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LITTLE ROCK — Arkansas on Wednesday reported 787 new confirmed cases of the coronavirus, and six more people in the state have died from the illness caused by the virus.
The Department of Health said at least 40,968 people in the state have tested positive for the virus since the pandemic began in early March. The department said 6,596 of those cases are active, meaning they don’t include people who have died or recovered.
The department said 145 of the new cases came from Delta Regional Unit, a state prison in Chicot County.
The true number of cases in Arkansas is likely higher because many people have not been tested, and studies suggest people can be infected and not feel sick. The number of deaths from COVID-19, the illness caused by the virus, climbed to 434. The number of people hospitalized rose by seven to 508.
Gov. Asa Hutchinson on Wednesday said he wants to hear “dissenting voices” after the Arkansas Democrat-Gazette reported the state’s interim health secretary in June voiced concerns about the consequences of further lifting restrictions that had been placed on businesses because of the virus.
“I am concerned that pushing on to Phase 2 for the entire state will lead (to) significant increases in COVID cases that will overwhelm our healthcare systems,” Dr. Jose Romero wrote in a June 9 email to Dr. Nate Smith, then the state’s health secretary that the newspaper obtained under a Freedom of Information Act request. “The public seems not to have taken seriously recommendations for social distancing and masks.”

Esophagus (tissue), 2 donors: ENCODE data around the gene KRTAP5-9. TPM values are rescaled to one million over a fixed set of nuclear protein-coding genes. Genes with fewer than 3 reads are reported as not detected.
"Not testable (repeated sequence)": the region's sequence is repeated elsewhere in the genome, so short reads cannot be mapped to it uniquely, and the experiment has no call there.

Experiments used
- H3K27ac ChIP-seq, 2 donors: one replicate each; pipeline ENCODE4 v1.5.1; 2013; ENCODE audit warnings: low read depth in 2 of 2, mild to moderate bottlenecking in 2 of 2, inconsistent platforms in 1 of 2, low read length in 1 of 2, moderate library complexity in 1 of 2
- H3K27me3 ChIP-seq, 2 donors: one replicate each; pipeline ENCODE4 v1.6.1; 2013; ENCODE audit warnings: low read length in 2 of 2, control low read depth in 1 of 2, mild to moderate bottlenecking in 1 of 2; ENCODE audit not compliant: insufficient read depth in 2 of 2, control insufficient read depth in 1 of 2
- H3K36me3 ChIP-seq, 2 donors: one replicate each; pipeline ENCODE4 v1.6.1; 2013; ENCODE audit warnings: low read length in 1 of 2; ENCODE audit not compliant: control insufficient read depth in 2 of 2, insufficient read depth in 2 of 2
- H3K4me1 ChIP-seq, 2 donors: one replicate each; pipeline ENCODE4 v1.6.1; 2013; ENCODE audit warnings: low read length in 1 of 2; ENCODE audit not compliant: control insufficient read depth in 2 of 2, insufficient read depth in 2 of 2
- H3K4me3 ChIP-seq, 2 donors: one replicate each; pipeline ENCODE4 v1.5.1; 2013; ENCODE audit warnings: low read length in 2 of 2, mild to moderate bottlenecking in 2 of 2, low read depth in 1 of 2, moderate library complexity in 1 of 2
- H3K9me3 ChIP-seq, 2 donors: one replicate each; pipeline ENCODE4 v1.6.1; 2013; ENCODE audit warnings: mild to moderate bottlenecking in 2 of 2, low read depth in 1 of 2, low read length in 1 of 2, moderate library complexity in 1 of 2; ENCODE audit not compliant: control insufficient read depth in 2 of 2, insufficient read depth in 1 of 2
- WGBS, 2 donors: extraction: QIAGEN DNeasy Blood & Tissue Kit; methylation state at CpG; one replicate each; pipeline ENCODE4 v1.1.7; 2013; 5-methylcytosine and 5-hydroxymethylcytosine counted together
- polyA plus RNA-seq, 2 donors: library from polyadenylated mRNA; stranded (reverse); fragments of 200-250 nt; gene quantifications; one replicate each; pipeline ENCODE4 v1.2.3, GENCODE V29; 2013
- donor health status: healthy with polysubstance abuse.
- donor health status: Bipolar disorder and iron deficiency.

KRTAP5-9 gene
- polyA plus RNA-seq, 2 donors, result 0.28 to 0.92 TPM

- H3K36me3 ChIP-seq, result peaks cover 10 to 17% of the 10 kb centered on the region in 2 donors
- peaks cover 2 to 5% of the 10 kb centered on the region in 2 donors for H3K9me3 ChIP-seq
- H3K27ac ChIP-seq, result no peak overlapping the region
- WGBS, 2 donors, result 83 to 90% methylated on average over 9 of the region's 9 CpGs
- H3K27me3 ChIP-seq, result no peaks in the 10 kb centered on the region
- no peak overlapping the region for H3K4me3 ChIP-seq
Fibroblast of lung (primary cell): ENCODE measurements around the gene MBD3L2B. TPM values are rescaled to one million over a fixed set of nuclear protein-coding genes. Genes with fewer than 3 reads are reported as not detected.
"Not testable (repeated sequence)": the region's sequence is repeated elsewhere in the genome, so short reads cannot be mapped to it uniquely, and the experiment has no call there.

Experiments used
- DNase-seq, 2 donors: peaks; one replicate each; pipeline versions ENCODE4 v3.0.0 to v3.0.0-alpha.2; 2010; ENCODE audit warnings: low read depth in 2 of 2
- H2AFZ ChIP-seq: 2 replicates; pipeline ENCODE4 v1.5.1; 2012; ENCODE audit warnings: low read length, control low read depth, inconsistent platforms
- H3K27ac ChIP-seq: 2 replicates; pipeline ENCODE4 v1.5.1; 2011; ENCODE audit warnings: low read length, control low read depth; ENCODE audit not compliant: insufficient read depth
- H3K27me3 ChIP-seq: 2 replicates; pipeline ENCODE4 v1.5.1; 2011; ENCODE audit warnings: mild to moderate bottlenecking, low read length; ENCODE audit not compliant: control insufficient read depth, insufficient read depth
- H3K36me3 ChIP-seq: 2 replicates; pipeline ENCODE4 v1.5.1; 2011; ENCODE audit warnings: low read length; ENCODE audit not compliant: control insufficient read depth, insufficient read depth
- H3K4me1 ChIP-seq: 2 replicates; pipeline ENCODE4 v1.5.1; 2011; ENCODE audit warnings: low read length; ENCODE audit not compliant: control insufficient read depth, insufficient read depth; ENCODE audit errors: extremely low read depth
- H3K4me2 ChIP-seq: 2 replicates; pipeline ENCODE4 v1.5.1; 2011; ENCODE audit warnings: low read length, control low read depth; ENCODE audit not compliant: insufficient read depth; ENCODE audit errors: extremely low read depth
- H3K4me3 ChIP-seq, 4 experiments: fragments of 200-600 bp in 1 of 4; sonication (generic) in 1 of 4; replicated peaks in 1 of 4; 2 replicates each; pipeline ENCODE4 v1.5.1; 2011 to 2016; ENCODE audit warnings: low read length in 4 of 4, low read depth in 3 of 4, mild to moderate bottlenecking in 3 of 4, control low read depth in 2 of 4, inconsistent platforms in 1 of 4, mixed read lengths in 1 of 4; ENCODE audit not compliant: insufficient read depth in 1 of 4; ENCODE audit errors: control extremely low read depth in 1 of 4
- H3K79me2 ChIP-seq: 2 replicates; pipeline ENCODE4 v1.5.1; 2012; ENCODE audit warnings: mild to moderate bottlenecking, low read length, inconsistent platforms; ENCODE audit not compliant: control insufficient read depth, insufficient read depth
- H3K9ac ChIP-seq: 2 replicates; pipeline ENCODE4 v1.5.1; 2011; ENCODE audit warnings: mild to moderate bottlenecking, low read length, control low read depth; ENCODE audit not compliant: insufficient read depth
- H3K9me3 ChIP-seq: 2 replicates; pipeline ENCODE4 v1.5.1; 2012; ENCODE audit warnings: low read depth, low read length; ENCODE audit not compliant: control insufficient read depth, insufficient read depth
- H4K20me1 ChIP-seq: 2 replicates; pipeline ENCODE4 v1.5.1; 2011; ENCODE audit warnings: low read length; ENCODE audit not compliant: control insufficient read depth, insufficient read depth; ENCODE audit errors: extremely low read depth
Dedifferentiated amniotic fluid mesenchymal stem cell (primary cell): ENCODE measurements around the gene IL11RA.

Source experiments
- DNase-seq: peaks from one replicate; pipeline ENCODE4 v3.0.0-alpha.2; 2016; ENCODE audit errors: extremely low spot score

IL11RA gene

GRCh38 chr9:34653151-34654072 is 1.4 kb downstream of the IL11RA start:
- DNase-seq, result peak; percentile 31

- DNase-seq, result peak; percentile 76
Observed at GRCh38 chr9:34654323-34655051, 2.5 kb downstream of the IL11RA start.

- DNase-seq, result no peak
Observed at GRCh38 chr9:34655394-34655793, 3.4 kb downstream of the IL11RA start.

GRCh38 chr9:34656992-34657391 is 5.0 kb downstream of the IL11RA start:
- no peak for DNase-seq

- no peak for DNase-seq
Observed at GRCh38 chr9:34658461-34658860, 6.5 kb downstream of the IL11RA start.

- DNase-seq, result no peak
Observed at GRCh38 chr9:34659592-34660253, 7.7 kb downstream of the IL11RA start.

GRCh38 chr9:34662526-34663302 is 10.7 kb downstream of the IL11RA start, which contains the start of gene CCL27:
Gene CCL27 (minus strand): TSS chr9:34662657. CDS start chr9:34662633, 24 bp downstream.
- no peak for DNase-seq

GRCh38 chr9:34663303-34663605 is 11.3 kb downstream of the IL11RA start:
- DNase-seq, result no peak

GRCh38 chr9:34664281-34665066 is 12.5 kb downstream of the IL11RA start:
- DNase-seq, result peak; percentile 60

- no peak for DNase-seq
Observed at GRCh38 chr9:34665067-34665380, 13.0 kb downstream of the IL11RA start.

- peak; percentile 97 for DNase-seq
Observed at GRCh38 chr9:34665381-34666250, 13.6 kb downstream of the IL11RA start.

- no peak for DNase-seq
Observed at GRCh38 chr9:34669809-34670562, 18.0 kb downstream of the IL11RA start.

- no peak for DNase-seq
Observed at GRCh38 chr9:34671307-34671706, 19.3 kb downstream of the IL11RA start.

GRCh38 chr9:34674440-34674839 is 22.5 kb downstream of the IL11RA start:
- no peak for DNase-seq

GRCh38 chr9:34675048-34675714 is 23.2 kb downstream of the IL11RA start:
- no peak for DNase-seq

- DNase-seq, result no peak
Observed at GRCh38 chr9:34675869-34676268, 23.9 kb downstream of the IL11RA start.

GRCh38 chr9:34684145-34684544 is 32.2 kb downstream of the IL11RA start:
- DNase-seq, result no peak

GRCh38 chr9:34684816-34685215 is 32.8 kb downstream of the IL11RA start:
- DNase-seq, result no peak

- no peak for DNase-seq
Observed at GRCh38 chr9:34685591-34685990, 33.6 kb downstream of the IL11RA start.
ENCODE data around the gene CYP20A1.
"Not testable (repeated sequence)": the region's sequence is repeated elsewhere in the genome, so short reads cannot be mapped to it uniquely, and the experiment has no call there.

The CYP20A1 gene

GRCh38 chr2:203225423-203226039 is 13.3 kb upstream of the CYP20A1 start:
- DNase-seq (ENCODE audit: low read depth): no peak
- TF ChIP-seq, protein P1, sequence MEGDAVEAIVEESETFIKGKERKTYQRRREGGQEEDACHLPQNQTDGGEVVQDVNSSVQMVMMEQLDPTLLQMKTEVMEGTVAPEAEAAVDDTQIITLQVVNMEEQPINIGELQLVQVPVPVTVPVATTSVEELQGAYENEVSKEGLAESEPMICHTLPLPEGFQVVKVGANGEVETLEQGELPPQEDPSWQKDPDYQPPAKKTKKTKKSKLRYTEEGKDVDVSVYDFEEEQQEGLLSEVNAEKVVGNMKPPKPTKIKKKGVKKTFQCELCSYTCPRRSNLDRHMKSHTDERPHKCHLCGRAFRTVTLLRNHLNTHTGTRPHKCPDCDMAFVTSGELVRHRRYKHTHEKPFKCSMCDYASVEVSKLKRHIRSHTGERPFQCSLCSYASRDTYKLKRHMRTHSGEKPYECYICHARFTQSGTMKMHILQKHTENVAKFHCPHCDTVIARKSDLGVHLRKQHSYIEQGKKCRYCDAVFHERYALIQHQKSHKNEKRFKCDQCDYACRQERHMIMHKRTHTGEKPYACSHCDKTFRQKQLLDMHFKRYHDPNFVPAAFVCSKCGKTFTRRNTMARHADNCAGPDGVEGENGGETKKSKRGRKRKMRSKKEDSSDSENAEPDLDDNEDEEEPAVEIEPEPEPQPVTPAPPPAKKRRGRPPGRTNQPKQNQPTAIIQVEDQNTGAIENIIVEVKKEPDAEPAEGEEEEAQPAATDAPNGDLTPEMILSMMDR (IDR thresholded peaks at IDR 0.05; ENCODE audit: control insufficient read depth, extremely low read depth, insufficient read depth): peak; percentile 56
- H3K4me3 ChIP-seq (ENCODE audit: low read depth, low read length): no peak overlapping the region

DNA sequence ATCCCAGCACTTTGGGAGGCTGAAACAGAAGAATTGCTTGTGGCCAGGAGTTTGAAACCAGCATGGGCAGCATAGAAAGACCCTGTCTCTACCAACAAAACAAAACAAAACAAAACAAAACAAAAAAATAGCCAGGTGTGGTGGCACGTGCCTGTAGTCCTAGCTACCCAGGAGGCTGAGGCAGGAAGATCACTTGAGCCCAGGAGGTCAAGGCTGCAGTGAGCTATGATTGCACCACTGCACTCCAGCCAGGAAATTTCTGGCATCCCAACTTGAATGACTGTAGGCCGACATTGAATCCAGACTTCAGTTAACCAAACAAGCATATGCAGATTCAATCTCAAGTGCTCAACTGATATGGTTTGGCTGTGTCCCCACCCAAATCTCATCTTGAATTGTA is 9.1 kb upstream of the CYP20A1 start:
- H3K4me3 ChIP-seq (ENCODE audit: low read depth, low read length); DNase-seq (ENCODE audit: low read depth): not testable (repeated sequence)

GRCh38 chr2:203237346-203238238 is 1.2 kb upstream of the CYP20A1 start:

Hutchinson on June 10 announced the state would move into Phase 2 of reopening, a move that eased capacity limits on bars, restaurants and other businesses.
Romero on Tuesday said he didn’t believe Hutchinson made a mistake by moving into Phase 2. He said his comments were based on the data at the time and noted Hutchinson has since signed a statewide order requiring mask s in public. Romero’s email was in response to a list of options for reopening strategies Smith sent to a medical advisory panel for the governor.
Hutchinson, a Republican, said he wants to hear all voices from his advisory panel but said he went with the option that had the most consensus.
“I want to know dissenting voices,” Hutchinson said. “I want to know broadly what the thinking of our medical advisory group is.”
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